It’s easy to forget that officials won’t necessarily recognize the key aspects or in-game application of a drill; especially in the case of less experienced officials. For example, when participating in a drill in which officials skate around the centre-ice circle, instructors simulate penalties, and the officials then make the call, officials often fixate on correctly identifying the penalty. Obviously, identification of penalties is an important duty of an official, however it is only a very small part of the drill as a whole. Instructors should be more focused on the officials’ penalty procedure (demeanour, signals, vocals) than the infraction itself.
Before each ice session, all the instructors should meet and discuss the drills that will be covered, as well as the key aspects and applications of each drill. This can be done ahead of time or just at the rink, prior to the ice session. While different instructors may be leading certain drills, every instructor should be intimately familiar with every drill. Then 5-10 minutes prior to the ice session, conduct the exact same meeting with all the officials who will be participating in the ice session. Each drill should be drawn up and explained to the officials, as well as the key aspects and in-game applications. The drills will still have to be explained again, immediately before they are conducted, however it is much easier to communicate with people sitting in a room than standing out on the ice; an explanation in the room will likely save you two on the ice.
5. Ice sessions must be fast-paced
A typical ice session can have anywhere from 10 to 30 officials in attendance and the ice gets crowded very quickly. Chances are that officials will start goofing off if they aren’t occupied, especially when it comes to younger officials. This isn’t because they’re disinterested per se, but because they’re out on the ice with their friends and that’s what kids do; the same thing happens in hockey practices or classrooms. The good news is that there are simple ways to counteract this and make sure your session is paced to within an inch of its life.
a) Explain the drills to the officials in the room before the ice session (See Tip #4) – minimize the amount of ice time spent talking, wherever possible.
b) Split the officials up into smaller groups – most drills can be done at both ends of the ice. This decreases the amount of time officials spend standing in line waiting for their turn.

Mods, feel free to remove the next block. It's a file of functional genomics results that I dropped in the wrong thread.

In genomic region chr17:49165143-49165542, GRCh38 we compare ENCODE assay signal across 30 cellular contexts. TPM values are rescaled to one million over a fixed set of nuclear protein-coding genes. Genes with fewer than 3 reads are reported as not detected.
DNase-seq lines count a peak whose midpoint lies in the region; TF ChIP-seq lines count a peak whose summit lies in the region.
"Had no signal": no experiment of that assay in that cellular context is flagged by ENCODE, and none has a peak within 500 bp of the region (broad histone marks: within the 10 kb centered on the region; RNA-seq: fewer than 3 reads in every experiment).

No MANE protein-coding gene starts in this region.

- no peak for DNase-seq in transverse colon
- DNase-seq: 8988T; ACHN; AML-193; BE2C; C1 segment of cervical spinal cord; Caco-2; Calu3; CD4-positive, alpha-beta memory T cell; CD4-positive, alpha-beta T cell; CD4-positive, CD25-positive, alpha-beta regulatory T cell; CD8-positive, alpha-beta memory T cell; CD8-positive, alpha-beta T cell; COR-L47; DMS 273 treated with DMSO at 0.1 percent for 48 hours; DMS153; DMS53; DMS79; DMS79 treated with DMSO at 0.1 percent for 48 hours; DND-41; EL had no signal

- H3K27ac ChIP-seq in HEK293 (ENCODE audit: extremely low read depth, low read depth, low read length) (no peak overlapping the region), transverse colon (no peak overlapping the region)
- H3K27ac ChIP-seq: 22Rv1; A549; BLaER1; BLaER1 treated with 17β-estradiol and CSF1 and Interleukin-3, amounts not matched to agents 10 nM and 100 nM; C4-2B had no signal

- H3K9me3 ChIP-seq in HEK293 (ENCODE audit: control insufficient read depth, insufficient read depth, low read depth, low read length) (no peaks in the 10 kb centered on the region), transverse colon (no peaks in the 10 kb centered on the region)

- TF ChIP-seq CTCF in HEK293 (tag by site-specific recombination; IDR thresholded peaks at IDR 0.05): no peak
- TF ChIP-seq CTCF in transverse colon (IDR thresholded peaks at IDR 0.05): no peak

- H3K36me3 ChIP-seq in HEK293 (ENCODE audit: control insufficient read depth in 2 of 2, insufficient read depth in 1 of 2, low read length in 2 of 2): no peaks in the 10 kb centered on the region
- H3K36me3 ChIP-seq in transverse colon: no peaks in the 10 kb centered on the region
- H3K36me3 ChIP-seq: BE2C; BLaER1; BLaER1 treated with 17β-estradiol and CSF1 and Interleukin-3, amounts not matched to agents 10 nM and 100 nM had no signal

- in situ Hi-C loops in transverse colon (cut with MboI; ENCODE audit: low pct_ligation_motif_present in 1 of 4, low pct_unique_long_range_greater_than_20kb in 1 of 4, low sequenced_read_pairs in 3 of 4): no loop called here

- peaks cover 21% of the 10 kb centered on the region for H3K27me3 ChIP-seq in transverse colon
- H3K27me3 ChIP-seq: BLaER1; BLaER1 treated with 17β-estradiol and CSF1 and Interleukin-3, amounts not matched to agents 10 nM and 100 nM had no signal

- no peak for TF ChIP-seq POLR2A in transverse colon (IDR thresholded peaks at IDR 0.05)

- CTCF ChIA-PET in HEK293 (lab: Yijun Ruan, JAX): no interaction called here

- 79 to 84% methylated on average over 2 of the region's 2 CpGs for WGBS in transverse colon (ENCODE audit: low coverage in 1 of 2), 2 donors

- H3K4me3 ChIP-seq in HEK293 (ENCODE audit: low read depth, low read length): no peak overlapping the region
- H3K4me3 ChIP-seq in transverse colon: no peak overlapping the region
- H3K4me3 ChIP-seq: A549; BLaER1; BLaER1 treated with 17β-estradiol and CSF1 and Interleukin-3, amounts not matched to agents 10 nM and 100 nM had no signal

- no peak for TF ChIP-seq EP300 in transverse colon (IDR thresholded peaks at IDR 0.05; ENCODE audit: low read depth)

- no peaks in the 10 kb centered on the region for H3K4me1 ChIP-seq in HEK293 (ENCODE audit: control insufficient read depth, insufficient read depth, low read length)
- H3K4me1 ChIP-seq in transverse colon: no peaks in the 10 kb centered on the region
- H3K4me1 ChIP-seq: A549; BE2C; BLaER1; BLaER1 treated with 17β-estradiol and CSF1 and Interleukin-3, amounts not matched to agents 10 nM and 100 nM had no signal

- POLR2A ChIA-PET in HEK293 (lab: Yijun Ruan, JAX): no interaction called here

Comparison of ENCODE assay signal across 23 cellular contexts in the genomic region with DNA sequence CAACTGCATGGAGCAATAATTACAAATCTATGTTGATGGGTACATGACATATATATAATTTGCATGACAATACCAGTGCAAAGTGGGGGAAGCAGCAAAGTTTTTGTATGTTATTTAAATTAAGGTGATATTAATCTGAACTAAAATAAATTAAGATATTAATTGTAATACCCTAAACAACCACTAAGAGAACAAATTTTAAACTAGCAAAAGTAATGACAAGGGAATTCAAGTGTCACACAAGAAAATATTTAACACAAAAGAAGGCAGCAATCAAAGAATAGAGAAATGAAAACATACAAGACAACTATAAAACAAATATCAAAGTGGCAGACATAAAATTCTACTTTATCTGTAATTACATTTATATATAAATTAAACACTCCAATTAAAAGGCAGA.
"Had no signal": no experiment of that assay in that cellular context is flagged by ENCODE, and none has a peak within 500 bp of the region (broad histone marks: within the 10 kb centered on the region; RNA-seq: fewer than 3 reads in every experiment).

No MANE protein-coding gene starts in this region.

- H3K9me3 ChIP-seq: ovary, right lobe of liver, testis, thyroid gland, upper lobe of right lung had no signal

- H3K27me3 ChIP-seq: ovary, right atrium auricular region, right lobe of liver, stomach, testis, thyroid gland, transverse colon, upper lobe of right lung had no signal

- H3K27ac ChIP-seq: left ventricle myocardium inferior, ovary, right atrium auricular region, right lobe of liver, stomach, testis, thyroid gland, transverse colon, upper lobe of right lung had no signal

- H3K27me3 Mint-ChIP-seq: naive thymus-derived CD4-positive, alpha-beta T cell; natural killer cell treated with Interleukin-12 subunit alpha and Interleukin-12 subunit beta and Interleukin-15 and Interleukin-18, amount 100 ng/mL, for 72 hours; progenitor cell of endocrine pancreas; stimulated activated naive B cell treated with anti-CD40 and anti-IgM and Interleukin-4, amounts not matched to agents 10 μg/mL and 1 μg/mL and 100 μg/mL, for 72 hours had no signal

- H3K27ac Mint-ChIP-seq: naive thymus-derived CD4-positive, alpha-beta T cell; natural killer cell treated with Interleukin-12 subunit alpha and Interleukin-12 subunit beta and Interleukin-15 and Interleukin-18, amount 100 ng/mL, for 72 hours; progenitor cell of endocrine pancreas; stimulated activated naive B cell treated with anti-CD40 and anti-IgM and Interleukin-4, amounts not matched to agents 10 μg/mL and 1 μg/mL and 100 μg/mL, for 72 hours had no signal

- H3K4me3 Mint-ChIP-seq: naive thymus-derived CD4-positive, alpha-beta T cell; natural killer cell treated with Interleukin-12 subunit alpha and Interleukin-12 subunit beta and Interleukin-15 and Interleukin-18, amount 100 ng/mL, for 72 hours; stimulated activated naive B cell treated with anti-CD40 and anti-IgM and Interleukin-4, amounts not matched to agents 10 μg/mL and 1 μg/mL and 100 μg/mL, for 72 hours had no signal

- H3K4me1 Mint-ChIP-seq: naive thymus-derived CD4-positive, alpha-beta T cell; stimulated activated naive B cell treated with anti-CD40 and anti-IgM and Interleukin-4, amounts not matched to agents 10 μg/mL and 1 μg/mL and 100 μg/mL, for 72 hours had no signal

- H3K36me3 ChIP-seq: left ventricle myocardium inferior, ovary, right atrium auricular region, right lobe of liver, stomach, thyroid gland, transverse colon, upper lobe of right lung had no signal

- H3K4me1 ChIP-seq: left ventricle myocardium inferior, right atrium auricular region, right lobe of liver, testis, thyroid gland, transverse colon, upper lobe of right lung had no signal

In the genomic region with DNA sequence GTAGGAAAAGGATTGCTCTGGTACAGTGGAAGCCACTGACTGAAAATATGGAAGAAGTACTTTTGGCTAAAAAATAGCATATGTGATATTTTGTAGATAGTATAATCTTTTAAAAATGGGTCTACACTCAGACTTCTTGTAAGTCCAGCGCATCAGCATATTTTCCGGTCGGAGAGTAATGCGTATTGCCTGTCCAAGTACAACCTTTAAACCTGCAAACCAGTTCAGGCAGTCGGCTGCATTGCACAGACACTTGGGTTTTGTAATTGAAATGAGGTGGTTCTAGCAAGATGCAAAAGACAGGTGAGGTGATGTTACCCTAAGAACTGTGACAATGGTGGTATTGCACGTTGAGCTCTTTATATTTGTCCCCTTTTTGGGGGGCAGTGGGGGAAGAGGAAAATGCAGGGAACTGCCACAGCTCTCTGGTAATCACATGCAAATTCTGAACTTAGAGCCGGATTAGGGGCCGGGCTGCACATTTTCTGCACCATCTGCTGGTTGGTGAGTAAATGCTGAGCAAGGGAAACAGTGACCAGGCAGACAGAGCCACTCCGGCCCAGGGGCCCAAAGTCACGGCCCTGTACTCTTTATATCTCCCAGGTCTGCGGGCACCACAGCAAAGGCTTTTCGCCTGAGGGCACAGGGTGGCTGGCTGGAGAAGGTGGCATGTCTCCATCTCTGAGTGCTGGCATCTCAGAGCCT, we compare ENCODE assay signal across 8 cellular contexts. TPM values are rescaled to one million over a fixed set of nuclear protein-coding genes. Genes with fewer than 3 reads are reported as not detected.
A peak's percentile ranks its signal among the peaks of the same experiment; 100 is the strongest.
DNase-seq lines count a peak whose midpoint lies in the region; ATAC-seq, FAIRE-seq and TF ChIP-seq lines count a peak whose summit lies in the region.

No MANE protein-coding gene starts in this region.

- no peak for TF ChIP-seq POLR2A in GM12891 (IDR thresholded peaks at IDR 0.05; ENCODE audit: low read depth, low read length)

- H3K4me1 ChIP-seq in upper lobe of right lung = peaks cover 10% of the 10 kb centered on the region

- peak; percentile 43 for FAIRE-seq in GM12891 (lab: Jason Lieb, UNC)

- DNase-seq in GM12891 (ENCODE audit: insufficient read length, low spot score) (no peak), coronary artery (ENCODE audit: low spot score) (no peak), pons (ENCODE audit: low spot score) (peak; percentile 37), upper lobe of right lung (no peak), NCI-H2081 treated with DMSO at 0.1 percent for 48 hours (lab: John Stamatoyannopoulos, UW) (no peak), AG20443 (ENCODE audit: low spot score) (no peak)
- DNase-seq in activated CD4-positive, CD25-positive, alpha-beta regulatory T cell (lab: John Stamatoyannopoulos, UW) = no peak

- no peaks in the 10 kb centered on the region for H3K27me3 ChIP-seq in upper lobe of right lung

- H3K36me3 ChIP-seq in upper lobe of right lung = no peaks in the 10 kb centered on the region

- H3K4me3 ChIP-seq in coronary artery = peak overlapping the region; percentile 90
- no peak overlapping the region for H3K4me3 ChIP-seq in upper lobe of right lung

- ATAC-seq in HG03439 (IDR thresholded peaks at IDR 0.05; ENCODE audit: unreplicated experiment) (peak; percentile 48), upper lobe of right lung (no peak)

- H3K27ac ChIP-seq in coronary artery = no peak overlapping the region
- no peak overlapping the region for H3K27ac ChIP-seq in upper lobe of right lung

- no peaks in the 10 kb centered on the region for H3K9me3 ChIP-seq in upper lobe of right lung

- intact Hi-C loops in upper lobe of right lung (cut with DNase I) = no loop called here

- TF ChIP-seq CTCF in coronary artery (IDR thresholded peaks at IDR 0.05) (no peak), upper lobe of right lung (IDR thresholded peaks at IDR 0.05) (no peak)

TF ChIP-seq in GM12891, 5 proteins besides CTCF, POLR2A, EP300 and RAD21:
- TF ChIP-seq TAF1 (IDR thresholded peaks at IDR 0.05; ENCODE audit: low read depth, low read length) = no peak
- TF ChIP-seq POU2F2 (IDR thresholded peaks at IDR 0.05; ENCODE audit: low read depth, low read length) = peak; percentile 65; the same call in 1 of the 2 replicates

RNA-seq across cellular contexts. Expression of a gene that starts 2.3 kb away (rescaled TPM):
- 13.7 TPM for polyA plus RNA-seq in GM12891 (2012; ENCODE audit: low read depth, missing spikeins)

c) Have officials skate “one hard lap” (or two) in between drills. This is especially important when drills are done at 50-75% speed (in order to focus on technical aspects) because officials should break a sweat on the ice. It also has the added benefit of giving the instructors time to prepare for the next drill.
d) No leaning on the boards or hands-in-pockets – if an official is caught violating either of these rules, everybody skates one hard lap. I used to be unclear on the point behind this, but I now realize its about keeping the officials engaged. Having one’s hands in their pockets is the functional equivalent of texting in class, and leaning on the boards is the equivalent of sleeping in class; if an official is doing either of these, I guarantee they’re not paying attention. The added benefit is that once everybody has skated a couple of hard laps, the officials will police themselves and make sure nobody else leans on the boards.
Ice sessions are an extremely valuable tool in developing officials and are a lot of fun to instruct but, like anything else, require practice to plan and execute well. Adopting these five simple tips will go a long way to improving the quality of your ice session for the officials and make it easier for you and your fellow instructors.
Dan is a Level IV Hockey Canada referee, officiating in the PJHL, BCIHL, and BCMML. Since 2011, he has been serving as the Director of Officials Development and as the Assistant Referee-in-Chief at the Vancouver Thunderbird Minor Hockey Association; in this time, he has instructed over forty on-ice instructional sessions. He has also had the privilege of instructing at two BC Hockey Summer Schools and has been a HCOP Course Conductor since 2013.